Life of Pumpkin

Fall is coming to a close. It is the last day of November, and Christmas decorations are popping up all over the neighborhood. So in a final hoorah to Fall, I bring you the story of a little pumpkin plant that made the fall season just a little more tasty and cozy and special for Mike and myself. From tiny plant to table – here is the Life of Pumpkin.

Growing up as I did in rural North Carolina, I entered adulthood with a number of skills that are not as prevalent as they once were. One of these was how to grow your own food. I possess this skill because, every year, my mother planted a gigantic garden that, during most years, produced enough butternut squash to feed the whole county. While she didn’t grow everything, Mom grew a lot of our food, and of course, my brother and I helped. So even though I may not have particularly enjoyed working in the garden when I was nine, I came to really value the skills later in life.

When I moved to Charlotte, my first attempt at my own patio garden was pretty sad. My herbs thrived, but I couldn’t grow a tomato to save my life. One day while bemoaning the fact that my eight foot tall tomato plant’s flowers were turning brown and falling off, Mom (like she always does) pointed out the obvious explanation that I was missing – there were no bees. I lived in an apartment complex. They spray to keep those sorts of creature away. I felt like a dope.

Years later, having moved into a home with a yard, Mike and I built raised beds, and I started having success with a wide range of vegetables, especially tomatoes. (Take that apartment gardening! It really wasn’t the fault of the gardener.) But I have to say that one of my very favorite items to grow has been pumpkin.

This was my first year growing these gourds, and while I normally start all my plants from seed myself, Mom started these two plants for me. Still I have known these guys from about four inches. (My apologies for a lack of photos when they were that small. I was a little preoccupied with my spinach at the time.) They are the Long Island Cheese variety, named so not because they taste like cheese but rather because they resemble a cheese wheel in shape.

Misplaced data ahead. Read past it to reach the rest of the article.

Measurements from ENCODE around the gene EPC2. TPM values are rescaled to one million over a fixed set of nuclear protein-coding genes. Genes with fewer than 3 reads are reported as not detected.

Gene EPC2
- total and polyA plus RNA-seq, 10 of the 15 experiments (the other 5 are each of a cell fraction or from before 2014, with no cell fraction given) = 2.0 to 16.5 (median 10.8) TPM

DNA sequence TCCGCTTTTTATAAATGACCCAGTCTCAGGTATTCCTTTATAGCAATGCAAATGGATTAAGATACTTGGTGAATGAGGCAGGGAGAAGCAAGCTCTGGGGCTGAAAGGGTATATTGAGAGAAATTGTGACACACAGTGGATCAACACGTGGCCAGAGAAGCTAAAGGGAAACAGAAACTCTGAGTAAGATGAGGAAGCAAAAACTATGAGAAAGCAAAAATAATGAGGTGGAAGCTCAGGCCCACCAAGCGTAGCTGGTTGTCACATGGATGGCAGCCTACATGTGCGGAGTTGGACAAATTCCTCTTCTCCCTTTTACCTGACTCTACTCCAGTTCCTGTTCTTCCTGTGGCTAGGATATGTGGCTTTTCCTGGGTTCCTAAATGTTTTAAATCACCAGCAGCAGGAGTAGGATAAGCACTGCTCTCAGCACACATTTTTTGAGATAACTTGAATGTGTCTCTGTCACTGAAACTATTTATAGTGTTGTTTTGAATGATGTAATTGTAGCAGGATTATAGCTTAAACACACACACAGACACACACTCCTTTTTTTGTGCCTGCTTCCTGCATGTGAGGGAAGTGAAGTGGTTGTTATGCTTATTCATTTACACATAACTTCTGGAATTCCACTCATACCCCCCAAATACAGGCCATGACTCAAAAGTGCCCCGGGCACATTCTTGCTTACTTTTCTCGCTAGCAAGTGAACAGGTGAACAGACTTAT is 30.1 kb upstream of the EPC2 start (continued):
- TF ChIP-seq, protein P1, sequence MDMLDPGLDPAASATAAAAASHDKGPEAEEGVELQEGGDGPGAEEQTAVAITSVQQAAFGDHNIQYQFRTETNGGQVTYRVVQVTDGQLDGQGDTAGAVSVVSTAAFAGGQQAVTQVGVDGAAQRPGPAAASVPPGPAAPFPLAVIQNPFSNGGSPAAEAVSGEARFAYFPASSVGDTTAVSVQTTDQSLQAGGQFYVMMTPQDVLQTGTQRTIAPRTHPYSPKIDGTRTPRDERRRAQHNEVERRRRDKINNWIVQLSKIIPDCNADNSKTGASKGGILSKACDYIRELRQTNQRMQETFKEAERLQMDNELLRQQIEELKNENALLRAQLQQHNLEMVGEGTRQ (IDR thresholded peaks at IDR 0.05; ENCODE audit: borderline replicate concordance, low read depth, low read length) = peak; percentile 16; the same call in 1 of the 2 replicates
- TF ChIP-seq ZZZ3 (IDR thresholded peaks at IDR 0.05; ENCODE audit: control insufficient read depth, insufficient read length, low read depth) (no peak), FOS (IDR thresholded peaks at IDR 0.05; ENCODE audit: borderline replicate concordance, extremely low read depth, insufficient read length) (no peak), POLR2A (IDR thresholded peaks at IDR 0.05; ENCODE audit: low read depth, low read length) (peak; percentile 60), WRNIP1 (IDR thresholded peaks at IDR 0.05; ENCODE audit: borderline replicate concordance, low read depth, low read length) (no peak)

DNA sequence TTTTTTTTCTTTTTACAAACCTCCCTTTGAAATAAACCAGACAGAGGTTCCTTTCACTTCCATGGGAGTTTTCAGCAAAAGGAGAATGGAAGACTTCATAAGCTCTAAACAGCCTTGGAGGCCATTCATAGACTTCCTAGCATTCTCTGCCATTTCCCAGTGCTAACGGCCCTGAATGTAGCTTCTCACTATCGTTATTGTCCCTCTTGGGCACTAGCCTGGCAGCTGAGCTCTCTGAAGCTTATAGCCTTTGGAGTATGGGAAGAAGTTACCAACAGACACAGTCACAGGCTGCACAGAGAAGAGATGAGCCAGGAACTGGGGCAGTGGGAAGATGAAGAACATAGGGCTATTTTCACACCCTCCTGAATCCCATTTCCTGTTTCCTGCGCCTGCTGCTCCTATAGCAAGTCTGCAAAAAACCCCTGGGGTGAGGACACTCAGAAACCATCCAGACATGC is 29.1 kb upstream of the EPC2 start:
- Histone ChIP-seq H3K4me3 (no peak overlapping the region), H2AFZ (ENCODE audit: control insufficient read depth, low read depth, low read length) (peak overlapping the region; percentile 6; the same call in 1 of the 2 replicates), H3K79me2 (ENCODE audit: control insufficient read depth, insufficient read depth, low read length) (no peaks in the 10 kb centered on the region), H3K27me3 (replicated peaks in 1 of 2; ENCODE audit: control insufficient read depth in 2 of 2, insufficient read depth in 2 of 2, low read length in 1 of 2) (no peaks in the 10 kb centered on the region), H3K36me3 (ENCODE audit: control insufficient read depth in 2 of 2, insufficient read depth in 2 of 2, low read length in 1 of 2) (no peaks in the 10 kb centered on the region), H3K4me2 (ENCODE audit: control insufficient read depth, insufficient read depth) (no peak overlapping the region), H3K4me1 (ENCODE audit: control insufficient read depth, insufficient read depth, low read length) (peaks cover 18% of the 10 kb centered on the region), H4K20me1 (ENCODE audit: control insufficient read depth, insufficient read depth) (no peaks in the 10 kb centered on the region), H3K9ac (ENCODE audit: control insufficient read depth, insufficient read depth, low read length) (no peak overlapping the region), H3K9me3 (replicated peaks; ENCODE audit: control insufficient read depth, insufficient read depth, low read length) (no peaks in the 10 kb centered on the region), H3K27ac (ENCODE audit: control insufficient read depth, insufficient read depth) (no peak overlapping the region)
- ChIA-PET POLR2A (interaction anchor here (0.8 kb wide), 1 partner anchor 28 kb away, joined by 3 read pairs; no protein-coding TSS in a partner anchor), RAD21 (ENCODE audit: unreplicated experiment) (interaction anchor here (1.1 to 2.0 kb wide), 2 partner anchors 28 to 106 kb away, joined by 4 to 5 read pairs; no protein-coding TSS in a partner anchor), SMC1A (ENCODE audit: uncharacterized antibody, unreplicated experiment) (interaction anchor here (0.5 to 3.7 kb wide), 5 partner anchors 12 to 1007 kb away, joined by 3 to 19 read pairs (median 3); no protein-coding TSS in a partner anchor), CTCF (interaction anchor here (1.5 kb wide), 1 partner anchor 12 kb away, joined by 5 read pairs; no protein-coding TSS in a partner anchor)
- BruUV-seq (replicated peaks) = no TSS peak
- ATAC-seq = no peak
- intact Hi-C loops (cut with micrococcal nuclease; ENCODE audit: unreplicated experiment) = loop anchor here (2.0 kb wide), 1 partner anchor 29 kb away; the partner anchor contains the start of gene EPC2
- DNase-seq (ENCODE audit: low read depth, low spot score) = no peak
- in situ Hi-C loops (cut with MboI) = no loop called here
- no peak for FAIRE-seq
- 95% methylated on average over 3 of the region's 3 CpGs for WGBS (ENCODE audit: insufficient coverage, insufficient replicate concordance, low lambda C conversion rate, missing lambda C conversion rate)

Like any plant, pumpkins start out small. Though even early in life, their leaves grow large quickly. I planted my pumpkins in a raised bed in front of a row of popcorn. This was done in hopes that the pumpkins would climb up the corn stalks. But it because obvious very early on that they were growing much faster than the corn. To save the corn (it was planted at the same time the pumpkins were set out), I made a make-shift trellis out of some wire left over from our post and rail fence. It was not a moment too soon. If left to their own devices, the pumpkins would have simply pulled the corn down and crawled all over it.

Young pumpkin vines on the right behind some young pop corn.
Young pumpkin vines on the right behind some young popcorn.

While the trellis saved the popcorn, it didn’t stop the pumpkins from invading their space. The vines just grew around, through, and over the trellis.

Up the trellis - over and out.
Up the trellis – over and out.

Then, of course, they began invading the rest of the yard.

Creeping toward the house...Korra is keeping it in check.
Creeping toward the house…Korra is keeping it in line.

I’m fairly convinced if Korra (our dog) hadn’t done so much damage to them when she was chasing her ball, the vines probably would have climbed up the house. But as it was, she kept them in check.

That’s a little pumpkin right there!

Finally, they began making little pumpkins. Not all of them set (aka. survived), but this big flower got pollinated…